But love, once broken off, builds a response
In the final turning pause that sees nothing
Is left, and grieves though nothing happened here.

So close to Auden that it sounds as if it might be stolen, “the final turning pause” is one of the many examples in early Amis of fine phrases that tried to cash in on Auden’s knack for a resonant vagueness. Amis, who had a keen ear for a phrase, probably caught himself at it long before he quit, but he kept doing it because everybody else did. Auden’s influence had been so immense that younger poets thought he had changed the weather.

It is always as if Auden has just arrived. He was the hero of the most conspicuous recent example of poetry getting in by a side entrance. The movie Four Weddings and a Funeral, which quotes Auden’s poem “Funeral Blues,” sent a lot of people away in search of more poetry by the same author. Faber made sure that their wish was satisfied. You could say that the film’s popularity created an artificial market, but the poem would not have been in the movie if its writers had not been true Auden fans. Similarly, it was out of love for the poems that the creators of the musical Cats set about converting Eliot’s Old Possum’s Book of Practical Cats into a stage spectacle. My younger daughter, when I took her to see the show, was as happy as any human being I have ever seen. It was her second time, so she had already learned the words, and sang them silently along with the actors. Faber participated in the profits of the enterprise. Any publisher would like to do the same. It’s comforting to say that poetry never makes any money but the chastening truth is that when it does it makes a mint.

Milton trained himself from early on to clog any passage of his verse with learned references:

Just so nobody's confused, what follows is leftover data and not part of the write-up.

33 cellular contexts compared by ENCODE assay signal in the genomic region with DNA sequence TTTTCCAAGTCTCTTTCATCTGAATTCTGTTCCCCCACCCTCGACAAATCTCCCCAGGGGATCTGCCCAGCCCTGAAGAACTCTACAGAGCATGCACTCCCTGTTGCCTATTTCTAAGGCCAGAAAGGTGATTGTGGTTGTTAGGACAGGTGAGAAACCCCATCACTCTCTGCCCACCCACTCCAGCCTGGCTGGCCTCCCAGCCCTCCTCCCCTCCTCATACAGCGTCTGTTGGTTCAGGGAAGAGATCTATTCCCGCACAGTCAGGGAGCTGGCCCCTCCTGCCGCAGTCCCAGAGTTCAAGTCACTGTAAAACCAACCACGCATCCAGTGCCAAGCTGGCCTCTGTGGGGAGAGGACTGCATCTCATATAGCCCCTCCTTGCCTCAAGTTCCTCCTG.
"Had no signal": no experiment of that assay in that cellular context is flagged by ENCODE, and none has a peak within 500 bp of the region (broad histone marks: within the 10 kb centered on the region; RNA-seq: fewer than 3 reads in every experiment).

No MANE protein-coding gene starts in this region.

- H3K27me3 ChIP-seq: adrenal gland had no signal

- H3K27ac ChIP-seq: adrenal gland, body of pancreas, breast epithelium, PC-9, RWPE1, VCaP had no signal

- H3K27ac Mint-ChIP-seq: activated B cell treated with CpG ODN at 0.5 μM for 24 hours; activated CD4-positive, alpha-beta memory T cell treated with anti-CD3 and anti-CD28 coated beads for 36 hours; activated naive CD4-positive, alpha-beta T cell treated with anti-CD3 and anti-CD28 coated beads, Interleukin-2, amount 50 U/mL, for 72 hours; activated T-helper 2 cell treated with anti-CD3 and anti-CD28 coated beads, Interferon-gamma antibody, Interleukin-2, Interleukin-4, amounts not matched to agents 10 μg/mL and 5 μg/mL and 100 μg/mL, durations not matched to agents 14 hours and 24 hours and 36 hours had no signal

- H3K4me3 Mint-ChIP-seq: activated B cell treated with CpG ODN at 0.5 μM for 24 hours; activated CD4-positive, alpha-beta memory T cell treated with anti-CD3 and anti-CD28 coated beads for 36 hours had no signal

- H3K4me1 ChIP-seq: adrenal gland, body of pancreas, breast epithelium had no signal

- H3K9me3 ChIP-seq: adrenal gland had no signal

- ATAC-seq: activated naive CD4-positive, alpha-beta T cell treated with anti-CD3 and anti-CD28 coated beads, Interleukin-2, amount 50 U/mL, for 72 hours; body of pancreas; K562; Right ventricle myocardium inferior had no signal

Nymphs and Shepherds dance no more
By sandy Ladon’s Lillied banks;
On old Lycaeus or Cyllene hoar.

By the time he reached the great poems, there seemed no stopping the mechanism by which he crammed into them their high quota of learned unreadability. Yet things could have been different. Near the end of Paradise Regained, at the eleventh hour, we find the line:

Aim therefore at no less than all the world.

It is Satan, tempting Christ. Untouched by the italics that denote a classical reference, the line is perfectly speakable, even conversational. Is there anyone among Milton’s most diehard admirers who does not, coming across a line like that, wish that all of Milton was like that? Among poets I know who profess to admire Milton, I have never found even one who did not quote Shakespeare more often. But this is a dangerous theme. When T.S. Eliot professed to have acquired a respect for Milton to replace his earlier aversion, F.R. Leavis accused Eliot of treason. Leavis wanted Milton’s reputation kept down. That was a long time ago, but the air is still smoldering in the corridors of English faculties all over the world. And I suppose Milton emerged unscathed from the battle. Certainly it is powerful evidence of his worth that Harold Bloom once proved to Charlie Rose that he could be given a starting point anywhere in Paradise Lost and go on to recite the rest of it. But was there somebody standing by with a copy of the book?

Dryden had a name for the happy phrase that came unbidden: he called it a hit. “These hits of words a true poet often finds, as I may say, without seeking; but he knows their value when he finds them, and is infinitely pleased.” It is hard to think of Philip Larkin howling for joy except possibly at the sound of a clarinet solo by Pee Wee Russell, but he must have been infinitely pleased when the last lines of “The Whitsun Weddings” occurred to him. That uniquely powerful little stretch of writing is all hits:

There we were aimed. And as we raced across
       Bright knots of rail
Past standing Pullmans, walls of blackened moss
Came close, and it was nearly done, this frail
Travelling coincidence; and what it held
Stood ready to be loosed with all the power
That being changed can give. We slowed again,
And as the tightened brakes took hold, there swelled
A sense of falling, like an arrow-shower
Sent out of sight, somewhere becoming rain.

Of those three linked hits at the very end, the second one, “sent out of sight,” strikes me as the miracle among the miracles, because somehow it gets in the sense of the longbows being lifted and the strings let loose. At the start of the line, the phrase is perfectly placed. It’s a fine example of a phrase finding its poem: the hammered phrase helping to generate the singable scheme.

Being in the right spot can make a phrase powerful even when it might seem frail heard on its own. Consider the placing of Louis MacNeice’s lovely phrase “the falling London rain.” It comes at the very end of his poem “London Rain” and seems to concentrate all the phonetic force of the poem:

My wishes now come homeward,